It’s September and you know what that means! No, it’s not yet time to put up your scary decorations for Halloween or get your Christmas Tree up this early, Marites!
It’s actually PCOS Awareness Month. Why am I putting out such a post on my blog you say? Let me tell you, on May 23, 2019, around noon, I was sitting in a waiting room full of either pregnant or women who had just given birth, annoyed with the noise, bored cause I was alone, and actually wanting to back out with this appointment cause it was taking so long. But I didn’t, I really need to know and to get this appointment done. So, I waited.
Then, I finally got my turn and the doctor called me in to get my TVS (Transvaginal ultrasound), when the laparoscope was able to get the image and saw the image with all the follicles, that’s when I knew that my guess was right. But, I just really had to talk to my OB-Gyne about it and see what she has to say about it, so I did. It was a good thing that she was really nice and was able to educate me properly about it, PCOS or Polycystic Ovary Syndrome.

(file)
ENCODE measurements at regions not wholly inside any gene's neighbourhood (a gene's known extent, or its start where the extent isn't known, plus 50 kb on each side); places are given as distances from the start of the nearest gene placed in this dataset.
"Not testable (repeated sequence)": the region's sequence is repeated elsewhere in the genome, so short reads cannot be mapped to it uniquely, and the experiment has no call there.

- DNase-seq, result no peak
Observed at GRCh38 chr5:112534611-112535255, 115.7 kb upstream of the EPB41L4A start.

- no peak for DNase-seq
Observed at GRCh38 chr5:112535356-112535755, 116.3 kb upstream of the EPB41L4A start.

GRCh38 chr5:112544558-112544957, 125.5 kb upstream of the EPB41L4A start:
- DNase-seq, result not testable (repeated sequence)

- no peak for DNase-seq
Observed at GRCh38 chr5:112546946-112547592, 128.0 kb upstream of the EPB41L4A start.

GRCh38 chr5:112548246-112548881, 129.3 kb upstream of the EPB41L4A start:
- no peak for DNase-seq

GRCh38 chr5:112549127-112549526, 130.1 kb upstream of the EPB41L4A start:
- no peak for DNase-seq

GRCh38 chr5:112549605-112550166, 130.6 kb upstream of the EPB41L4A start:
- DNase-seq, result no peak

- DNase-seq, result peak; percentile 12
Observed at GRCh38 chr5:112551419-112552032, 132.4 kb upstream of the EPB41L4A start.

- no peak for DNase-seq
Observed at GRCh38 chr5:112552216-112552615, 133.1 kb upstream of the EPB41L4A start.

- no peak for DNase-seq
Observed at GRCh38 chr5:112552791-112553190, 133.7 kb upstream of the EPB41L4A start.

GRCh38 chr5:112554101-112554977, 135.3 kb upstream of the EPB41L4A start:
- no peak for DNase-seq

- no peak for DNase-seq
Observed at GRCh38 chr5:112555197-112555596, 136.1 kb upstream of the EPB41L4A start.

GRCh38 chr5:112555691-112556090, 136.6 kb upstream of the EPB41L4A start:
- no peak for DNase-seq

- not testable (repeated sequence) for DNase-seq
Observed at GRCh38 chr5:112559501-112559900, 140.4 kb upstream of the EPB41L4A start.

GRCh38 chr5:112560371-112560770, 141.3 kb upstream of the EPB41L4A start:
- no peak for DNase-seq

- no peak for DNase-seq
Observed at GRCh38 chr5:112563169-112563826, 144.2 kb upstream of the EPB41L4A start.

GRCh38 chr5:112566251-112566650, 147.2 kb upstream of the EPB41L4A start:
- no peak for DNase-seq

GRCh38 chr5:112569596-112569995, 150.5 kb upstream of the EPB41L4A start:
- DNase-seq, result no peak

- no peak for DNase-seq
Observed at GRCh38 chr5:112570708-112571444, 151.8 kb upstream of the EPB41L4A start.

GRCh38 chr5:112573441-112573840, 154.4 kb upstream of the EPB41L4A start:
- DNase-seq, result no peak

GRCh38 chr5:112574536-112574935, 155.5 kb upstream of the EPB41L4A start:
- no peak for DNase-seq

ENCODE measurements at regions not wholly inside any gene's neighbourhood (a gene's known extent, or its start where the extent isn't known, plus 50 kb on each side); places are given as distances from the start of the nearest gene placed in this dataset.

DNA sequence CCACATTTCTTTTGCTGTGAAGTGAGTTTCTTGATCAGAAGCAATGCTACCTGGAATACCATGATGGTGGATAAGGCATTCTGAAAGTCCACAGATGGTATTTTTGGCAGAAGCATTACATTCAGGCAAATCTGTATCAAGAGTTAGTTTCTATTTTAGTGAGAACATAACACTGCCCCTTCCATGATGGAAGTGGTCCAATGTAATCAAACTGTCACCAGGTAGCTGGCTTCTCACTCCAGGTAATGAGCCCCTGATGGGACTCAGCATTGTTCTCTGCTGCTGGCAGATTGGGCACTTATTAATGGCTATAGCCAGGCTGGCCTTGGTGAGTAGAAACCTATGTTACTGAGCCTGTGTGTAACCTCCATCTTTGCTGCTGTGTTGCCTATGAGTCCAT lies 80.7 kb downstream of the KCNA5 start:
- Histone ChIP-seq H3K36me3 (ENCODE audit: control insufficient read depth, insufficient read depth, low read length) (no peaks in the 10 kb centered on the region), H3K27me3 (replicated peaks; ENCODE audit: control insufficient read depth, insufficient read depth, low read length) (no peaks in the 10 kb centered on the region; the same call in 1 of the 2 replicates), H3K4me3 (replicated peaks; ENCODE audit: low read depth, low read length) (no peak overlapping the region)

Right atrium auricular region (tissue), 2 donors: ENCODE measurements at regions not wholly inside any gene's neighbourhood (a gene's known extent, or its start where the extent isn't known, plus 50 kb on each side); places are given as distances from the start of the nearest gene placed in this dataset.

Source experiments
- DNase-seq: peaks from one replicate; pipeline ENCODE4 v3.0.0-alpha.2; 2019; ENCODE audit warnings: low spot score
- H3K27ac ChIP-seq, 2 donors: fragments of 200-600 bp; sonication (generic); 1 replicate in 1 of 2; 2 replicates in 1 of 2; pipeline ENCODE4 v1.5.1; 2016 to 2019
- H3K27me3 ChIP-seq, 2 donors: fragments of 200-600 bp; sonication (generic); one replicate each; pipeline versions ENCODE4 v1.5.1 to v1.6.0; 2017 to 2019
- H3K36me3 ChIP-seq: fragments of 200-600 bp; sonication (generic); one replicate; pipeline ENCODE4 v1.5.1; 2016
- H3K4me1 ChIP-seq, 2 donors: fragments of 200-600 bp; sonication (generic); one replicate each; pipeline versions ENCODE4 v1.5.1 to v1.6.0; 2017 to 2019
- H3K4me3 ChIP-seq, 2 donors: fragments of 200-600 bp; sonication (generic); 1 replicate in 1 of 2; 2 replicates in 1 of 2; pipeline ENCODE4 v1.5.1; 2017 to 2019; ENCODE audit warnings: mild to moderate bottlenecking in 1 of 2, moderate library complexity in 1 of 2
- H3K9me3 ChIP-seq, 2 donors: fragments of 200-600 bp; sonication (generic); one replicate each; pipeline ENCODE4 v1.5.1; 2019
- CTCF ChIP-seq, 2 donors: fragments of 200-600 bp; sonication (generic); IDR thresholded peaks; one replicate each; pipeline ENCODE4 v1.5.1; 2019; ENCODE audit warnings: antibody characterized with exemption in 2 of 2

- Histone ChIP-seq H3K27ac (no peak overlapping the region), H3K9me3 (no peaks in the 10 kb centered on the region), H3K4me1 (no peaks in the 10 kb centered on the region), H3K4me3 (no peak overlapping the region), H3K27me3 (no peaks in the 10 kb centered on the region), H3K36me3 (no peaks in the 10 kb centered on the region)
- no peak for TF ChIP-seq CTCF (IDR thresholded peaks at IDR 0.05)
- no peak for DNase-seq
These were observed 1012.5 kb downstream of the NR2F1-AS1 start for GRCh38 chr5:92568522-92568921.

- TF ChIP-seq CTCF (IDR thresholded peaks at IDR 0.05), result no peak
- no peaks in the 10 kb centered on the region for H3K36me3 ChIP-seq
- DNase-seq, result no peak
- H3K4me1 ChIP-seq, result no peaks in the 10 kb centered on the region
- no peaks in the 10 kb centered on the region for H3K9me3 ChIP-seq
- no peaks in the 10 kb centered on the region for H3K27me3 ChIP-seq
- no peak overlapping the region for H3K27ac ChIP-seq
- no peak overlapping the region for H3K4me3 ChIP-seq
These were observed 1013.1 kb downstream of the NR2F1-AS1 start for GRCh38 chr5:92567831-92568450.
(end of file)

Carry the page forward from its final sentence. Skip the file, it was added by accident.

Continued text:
Polycystic Ovary Syndrome is a condition that affects a woman’s hormone levels. It is a problem with hormones that affect women during their childbearing years (ages 15 to 44) as healthline.com would put it. PCOS affects 1 in 10 women and 50% of women go undiagnosed.
I already had the idea that I already have this disorder for a long time, I just wanted to know and confirm, so when that day came, weirdly enough I felt worried but relieved. Common symptoms are the following:
- Irregular periods
- Heavy bleeding
- Hair growth or hirsutism
- Weight gain
I’ve experienced 5 of 6 of the said symptoms and there are actually more if you Google it. PCOS can also cause complications like infertility, Type 2 diabetes, depression, and anxiety. Which you have to deal with all your life. And since people may possibly think and connect that this disorder to who and how I am to people. But I will never have this disorder/disease define who I am and how I am with people.
I guess what I am trying to say is that if you think you have the disease, get checked and consult with your OB-Gyne. BE IN THE KNOW! And if you receive a piece of hard and bad news, don’t let it get to you. Accept it, don’t let it define who you are because you’re a woman and women can do everything!
I’ll see you next time, I guess.